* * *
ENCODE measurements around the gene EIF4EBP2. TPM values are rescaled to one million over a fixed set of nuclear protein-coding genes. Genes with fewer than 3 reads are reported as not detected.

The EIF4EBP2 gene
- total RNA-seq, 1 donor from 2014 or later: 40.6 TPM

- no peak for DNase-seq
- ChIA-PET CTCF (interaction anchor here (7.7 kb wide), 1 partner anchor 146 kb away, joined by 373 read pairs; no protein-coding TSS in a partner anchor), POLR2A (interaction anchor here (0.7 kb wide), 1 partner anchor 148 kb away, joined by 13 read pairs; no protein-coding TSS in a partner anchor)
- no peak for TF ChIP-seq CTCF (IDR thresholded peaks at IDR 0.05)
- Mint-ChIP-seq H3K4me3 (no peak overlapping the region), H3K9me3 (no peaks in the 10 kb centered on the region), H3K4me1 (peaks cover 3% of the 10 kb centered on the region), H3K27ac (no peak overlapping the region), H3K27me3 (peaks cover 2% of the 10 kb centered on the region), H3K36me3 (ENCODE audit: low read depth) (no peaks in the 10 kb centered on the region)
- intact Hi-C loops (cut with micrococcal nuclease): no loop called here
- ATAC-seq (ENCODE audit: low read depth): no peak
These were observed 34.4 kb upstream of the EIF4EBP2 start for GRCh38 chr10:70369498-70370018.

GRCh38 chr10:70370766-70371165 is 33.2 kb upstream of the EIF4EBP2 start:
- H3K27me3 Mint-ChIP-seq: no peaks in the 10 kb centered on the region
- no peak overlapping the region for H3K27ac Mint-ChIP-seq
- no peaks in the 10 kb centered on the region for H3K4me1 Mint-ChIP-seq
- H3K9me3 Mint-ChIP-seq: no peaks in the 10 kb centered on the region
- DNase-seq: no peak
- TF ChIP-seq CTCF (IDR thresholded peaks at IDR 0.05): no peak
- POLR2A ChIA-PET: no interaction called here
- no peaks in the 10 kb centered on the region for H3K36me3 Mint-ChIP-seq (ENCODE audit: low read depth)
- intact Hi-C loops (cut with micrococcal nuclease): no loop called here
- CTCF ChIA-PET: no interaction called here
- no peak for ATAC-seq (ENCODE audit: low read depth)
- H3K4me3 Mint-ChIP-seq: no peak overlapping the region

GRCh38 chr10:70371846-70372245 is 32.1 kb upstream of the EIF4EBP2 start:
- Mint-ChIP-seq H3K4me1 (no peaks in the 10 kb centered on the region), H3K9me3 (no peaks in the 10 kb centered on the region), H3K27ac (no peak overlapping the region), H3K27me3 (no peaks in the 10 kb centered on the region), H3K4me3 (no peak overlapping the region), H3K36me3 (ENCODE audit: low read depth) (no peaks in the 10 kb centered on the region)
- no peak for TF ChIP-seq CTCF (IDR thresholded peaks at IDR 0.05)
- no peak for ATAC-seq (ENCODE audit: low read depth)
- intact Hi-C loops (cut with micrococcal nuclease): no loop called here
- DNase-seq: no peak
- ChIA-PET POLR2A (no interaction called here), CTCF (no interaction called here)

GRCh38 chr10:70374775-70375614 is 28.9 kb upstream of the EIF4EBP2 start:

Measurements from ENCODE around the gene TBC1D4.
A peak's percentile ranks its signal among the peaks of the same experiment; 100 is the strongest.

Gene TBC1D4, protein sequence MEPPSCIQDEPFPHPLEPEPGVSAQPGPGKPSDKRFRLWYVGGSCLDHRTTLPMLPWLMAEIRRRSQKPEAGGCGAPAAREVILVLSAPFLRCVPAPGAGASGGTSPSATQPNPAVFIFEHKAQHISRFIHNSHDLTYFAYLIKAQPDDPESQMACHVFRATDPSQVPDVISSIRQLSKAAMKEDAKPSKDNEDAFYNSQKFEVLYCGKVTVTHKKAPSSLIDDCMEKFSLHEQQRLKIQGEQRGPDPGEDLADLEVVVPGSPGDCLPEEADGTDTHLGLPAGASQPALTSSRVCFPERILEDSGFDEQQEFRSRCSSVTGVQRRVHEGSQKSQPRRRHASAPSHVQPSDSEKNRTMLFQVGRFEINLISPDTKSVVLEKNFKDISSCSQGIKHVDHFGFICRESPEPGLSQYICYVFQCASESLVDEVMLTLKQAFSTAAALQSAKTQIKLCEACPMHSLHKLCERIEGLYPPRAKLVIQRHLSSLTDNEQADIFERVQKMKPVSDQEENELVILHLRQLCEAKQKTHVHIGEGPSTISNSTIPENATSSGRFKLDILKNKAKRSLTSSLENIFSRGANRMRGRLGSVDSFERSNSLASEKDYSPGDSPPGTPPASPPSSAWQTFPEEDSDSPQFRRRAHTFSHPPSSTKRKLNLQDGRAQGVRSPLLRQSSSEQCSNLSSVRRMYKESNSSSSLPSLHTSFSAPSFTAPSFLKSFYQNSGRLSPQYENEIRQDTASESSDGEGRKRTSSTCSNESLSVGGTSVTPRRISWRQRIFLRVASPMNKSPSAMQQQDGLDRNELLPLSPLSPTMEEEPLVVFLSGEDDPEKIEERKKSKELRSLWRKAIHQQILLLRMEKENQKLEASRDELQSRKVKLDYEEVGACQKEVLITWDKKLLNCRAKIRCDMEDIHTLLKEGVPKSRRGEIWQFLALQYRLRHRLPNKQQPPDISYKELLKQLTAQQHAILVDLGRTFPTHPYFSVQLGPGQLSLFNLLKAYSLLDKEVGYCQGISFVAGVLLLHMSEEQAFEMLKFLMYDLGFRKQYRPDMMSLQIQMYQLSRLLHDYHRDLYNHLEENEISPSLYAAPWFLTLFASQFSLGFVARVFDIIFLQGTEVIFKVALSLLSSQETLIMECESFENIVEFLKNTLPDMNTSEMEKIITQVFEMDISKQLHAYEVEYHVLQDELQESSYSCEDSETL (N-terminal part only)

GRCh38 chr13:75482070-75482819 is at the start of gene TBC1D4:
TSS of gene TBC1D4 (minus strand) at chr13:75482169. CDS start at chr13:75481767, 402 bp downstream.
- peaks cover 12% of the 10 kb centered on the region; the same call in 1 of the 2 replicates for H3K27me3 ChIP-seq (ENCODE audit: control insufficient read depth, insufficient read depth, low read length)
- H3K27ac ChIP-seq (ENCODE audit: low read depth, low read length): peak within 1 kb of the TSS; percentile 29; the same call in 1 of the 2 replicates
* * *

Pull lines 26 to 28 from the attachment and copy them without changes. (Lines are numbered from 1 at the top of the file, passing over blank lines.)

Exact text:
- no peak for TF ChIP-seq CTCF (IDR thresholded peaks at IDR 0.05)
- no peak for ATAC-seq (ENCODE audit: low read depth)
- intact Hi-C loops (cut with micrococcal nuclease): no loop called here